Nearly all films start out on a journey of noble intentions, but it is somewhere along that journey that most either go down the “good” path or the “bad” path. Some films, however, go down neither path, and instead sort of languish at a cinematic fork in the road, incapable of being good or bad. Novel Romance is one of those films—the sort you may watch several times on cable without ever managing to see all the way through, but never really being upset that you haven’t seen the whole picture, because what you have seen is predictable enough that you’re never left wondering what’s going on. And that is not to say that Novel Romance is a bad film, it is just dangerously average and unexceptional.

novel-romance2.jpgWriter-director Emily Skopov displays enough skills that it seems like she has some serious talent. The problem with Novel Romance is, first and foremost, that Skopov never really takes any chances. For whatever clever touches and flourishes she occasionally brings to the screen, she has ultimately made a movie that never deviates from the standard Hollywood fare. Even when she appears to throw a wrench into the potential relationship between Max and Jake, there is always supreme confidence that things will end up happily ever after. And that’s part of what makes Novel Romance frustrating: Skopov expends too much creative energy playing by the rules that govern traditional romantic comedies, when her talents could have been better utilized breaking some of those rules.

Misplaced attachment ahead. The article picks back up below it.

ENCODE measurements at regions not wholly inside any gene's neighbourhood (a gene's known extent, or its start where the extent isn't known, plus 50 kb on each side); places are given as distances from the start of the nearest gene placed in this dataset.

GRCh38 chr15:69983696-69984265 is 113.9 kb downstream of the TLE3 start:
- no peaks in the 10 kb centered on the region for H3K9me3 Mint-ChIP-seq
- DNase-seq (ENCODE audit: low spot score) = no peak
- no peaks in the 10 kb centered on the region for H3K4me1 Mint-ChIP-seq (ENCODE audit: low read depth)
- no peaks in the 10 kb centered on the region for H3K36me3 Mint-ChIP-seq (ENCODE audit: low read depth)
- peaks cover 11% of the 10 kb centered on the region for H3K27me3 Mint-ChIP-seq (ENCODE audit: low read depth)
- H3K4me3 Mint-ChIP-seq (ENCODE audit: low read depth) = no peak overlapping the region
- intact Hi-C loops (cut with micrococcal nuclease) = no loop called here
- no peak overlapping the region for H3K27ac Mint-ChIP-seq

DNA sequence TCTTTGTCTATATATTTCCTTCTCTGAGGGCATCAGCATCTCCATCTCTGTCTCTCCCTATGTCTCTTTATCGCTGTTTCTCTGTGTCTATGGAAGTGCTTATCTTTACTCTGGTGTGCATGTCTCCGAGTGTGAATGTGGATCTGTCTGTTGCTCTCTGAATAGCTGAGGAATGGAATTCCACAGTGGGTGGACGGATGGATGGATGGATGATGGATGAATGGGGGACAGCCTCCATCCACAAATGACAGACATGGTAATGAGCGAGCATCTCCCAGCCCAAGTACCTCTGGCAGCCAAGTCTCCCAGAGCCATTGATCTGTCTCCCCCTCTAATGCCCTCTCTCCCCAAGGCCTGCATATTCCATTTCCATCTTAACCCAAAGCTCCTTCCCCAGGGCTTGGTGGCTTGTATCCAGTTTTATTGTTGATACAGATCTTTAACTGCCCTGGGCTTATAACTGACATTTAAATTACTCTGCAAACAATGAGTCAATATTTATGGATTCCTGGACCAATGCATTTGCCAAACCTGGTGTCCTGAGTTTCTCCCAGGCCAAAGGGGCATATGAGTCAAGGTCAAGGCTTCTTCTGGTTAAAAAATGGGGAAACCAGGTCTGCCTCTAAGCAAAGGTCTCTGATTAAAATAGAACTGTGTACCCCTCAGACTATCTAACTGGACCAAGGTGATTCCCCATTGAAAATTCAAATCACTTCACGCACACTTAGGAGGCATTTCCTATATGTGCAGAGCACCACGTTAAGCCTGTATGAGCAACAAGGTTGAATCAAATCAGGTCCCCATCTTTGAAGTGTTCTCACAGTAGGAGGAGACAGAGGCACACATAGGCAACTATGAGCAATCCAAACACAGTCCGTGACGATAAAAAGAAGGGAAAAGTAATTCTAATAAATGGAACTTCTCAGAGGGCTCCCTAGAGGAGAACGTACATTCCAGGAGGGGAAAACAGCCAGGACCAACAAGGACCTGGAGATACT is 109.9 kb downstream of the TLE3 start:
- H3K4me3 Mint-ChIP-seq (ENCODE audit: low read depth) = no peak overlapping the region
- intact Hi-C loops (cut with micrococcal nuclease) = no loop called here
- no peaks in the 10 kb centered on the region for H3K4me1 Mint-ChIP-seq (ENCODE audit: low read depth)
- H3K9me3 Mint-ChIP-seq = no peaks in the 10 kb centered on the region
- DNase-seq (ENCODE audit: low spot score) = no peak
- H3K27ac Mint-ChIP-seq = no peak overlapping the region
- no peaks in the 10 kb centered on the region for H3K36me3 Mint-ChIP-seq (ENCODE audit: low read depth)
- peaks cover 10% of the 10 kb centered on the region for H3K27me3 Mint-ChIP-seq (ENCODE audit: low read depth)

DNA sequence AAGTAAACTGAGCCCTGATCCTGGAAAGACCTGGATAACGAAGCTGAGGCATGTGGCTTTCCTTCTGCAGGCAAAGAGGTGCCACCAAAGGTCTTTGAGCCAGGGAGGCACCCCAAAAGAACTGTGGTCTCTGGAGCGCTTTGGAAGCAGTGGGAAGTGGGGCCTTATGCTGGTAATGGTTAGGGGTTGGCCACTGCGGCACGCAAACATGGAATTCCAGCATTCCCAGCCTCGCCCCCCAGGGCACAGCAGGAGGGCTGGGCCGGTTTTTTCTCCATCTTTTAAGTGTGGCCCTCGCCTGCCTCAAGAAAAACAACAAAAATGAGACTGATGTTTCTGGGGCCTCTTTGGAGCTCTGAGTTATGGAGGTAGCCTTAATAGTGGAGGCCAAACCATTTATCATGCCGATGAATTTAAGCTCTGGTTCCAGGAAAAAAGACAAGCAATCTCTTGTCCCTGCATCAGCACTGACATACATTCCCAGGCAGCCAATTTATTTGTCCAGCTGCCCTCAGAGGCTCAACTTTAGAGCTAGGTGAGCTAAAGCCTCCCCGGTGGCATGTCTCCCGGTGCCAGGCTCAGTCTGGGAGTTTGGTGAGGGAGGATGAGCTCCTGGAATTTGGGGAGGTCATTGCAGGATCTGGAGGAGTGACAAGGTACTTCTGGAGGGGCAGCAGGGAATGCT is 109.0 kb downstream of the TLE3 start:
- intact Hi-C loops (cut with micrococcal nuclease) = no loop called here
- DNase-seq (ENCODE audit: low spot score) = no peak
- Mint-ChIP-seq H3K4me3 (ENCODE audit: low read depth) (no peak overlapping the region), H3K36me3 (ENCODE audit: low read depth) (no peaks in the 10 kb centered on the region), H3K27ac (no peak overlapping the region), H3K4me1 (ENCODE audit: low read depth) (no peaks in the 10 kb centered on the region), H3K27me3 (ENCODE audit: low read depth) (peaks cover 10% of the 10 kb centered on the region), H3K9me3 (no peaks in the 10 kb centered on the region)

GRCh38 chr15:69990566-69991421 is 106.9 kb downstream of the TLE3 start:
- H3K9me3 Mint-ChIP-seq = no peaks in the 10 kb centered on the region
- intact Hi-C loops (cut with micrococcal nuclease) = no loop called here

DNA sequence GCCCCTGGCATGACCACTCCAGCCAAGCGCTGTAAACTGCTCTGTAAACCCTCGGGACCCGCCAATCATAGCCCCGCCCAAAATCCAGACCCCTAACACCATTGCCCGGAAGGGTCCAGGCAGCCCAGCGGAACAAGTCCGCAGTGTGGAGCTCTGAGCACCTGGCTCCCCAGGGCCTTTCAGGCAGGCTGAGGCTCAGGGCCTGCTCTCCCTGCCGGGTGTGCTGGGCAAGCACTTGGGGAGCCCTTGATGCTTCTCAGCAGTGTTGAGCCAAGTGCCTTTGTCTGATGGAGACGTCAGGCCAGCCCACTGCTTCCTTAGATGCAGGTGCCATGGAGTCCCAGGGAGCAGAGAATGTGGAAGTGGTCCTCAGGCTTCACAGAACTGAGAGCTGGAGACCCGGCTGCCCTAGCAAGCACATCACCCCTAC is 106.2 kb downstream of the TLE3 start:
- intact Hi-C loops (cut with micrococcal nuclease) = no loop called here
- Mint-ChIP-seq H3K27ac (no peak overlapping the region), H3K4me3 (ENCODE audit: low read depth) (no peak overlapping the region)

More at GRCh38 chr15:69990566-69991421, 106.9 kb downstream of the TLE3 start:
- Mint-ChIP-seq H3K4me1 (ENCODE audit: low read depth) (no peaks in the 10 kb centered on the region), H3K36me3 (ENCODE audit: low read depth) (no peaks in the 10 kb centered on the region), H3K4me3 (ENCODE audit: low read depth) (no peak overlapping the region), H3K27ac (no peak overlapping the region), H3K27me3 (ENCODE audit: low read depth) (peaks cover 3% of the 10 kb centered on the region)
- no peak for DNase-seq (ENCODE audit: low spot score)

On the surface, there is not that much wrong with Novel Romance, and it mildly succeeds as being something of a lighthearted comedy that never really challenges the audience. But that is ultimately the film’s greatest weakness, for there is very little beneath the surface. Both Lords and Johansson give competent performances, but neither seems like a real person, their dialog seldom sounds genuine, and they fail to create any sort of romantic spark. For the audience it is difficult to grasp exactly what either Max of Jake sees in the other, because we are never given more to see than what’s right there on the screen. Lords gives one of her best performances, but at the same time the character never comes to life. We never see enough of her social life to understand why she’s so frustrated and willing to go the route of test tube pregnancy, likewise we seldom see that much of her as a career-driven women (at least not enough to buy her as such). And as far as Jake goes, he is just kind of there.

It is difficult to tell if the shortcomings from Novel Romance are a result of Skopov’s writing, or is she simply didn’t give enough attention to directing the actors. Or, maybe it’s a bit of bother. Either way, Novel Romance is far from being a bad film. It doesn’t ever make you want to hit the fast-forward button, or worse, simply turn it off. But the same time, it isn’t the sort of film that makes you get on the phone to your best friend and say, “I just saw this movie, and you’ve got to see it.” Instead, it is the sort of film you watch, check the time about 40 minutes in to see how much is left, wonder if people are really this stupid in real life, and then slowly forget as the days pass. If there’s nothing else to rent, you may want to give it a shot, but I’d say you’re better off waiting for it to appear on cable, where you can watch it more or less for free.